Last week this blog had a good discussion about Abraham Lustgarten's lament that the middle ground on fracking had been lost, and that it should be found once more. Pro Publica tonight is sponsoring a forum, entitled the Perils and Promise of Fracking in New York City, at which Mr. Lustgarten will be one of 4 panelists. Will the lost middle ground be found?
Pro Publica will offer a live web-stream at http://www.propublica.org/atpropublica/item/the-perils-and-promise-of-fracking.
It will be interesting to see whether the truth about Dimock and EPA testing is accepted. Will the panelists accept that gas migrated but that hydraulic fracturing did not cause contamination? Will the panelists focus on real impacts from gas drilling and how to reduce them? Will the industry accept its responsibility to build a ubiquitous culture of safety and be accountable for mistakes? Will regulation that is professional and independent be genuinely embraced by all?
Will the panelists compare the impacts posed by coal, oil, gas, nuclear, biofuels, large hydro, wind, and solar? Such a comparison would find that the impacts on water from gas production are not zero but less than coal, oil, biofuels, large hydro, and arguably nuclear.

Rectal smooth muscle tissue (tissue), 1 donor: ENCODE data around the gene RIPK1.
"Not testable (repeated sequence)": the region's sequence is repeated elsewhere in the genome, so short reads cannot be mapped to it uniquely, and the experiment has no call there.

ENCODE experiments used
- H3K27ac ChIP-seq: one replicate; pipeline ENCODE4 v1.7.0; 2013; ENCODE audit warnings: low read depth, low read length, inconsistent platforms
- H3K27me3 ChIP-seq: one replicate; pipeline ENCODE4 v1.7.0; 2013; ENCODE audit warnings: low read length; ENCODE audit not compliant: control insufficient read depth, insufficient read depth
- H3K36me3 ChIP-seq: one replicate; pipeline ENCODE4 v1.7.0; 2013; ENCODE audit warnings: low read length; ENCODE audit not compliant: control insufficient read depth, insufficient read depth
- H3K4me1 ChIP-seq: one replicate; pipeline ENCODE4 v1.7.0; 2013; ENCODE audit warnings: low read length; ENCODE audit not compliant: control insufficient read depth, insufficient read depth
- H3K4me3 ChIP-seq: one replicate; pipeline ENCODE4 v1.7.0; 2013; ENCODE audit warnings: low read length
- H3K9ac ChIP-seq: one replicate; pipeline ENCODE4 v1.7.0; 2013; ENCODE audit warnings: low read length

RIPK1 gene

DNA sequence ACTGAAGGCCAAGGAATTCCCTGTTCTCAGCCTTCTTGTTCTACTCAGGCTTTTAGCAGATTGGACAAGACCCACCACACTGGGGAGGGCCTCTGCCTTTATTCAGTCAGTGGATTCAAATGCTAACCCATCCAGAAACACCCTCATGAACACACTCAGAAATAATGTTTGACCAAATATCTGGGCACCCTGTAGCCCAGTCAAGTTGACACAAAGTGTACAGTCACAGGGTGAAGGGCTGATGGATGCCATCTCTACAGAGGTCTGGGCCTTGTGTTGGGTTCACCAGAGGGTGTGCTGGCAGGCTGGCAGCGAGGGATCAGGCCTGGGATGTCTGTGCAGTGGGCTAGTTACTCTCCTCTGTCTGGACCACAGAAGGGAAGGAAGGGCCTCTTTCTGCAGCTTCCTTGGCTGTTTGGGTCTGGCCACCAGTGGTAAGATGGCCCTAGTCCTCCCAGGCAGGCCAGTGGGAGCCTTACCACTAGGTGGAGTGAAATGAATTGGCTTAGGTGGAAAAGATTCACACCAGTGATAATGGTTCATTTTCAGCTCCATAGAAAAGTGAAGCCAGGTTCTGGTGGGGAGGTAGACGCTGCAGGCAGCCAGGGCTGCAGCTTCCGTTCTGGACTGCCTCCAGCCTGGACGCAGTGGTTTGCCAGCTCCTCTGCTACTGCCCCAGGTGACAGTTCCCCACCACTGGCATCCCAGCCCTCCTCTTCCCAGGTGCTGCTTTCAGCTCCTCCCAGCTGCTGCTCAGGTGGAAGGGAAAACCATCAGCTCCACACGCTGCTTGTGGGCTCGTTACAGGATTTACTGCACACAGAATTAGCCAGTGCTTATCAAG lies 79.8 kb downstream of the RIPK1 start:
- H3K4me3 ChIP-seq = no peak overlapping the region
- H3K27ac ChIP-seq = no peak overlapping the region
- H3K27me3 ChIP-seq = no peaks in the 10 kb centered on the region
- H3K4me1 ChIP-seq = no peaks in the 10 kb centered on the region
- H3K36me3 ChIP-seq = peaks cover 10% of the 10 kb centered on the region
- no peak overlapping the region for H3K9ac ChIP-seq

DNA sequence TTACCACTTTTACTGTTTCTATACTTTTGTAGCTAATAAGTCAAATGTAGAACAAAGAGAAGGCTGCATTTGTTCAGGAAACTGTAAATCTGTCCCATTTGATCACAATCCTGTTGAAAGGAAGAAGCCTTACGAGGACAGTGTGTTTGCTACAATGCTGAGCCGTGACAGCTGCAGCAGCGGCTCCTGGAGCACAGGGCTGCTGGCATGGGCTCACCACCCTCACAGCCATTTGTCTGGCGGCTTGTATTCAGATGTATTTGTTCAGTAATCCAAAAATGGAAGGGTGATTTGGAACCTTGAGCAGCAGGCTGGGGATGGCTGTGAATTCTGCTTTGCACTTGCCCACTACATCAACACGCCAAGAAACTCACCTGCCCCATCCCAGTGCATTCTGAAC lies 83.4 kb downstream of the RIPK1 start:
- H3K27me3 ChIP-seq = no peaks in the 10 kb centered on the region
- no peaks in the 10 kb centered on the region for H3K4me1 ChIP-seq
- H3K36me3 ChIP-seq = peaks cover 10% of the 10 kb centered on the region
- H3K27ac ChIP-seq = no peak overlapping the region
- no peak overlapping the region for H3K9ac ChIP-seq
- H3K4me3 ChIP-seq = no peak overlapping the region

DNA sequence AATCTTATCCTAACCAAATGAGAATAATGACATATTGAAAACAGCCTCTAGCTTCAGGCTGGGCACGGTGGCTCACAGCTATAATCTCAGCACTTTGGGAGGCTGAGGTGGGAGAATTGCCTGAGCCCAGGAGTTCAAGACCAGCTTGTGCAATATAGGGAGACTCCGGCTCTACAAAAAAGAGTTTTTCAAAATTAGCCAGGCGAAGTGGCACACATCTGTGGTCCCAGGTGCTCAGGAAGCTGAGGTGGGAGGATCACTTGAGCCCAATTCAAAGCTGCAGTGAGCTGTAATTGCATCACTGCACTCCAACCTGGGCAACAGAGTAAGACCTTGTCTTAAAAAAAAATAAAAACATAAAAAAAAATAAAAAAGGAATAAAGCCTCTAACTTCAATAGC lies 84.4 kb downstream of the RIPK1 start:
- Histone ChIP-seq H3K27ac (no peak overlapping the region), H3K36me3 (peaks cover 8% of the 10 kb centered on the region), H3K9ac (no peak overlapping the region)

Will the panelists note that the electricity market share of coal has declined from 52% in 2000 to 39% from November 2011 to January 2012? Will the panelists accept that the market share of gas over the same time has increased from 16% to 27% and is displacing coal, while wind power in the USA has doubled since 2008 and solar power has increased 8-times since 2008? Will anyone note that pollution from mainly old coal-fired power plants caused 34,000 premature deaths last year, according to EPA data, while natural gas plants emit no soot and meet the EPA's Air Toxic Rule?
What does California raising its renewable standard for electricity production to 33% by 2020 indicate? Major progress to me. It shows the big strides that are possible by the most aggressive renewable energy state in the nation, and among the most aggressive jurisdictions in the world. Yet, where will California get its remaining 67% of electric power? Gas is the principal answer today and in 2020.
Will anyone note that natural gas consumers and electricity consumers have saved $1,000 in the last year? Will anyone speak to how important such savings are to the lives and safety of those with median incomes or certainly incomes below the 25th percentile of incomes?
Can the center hold? Will the lost middle ground be found?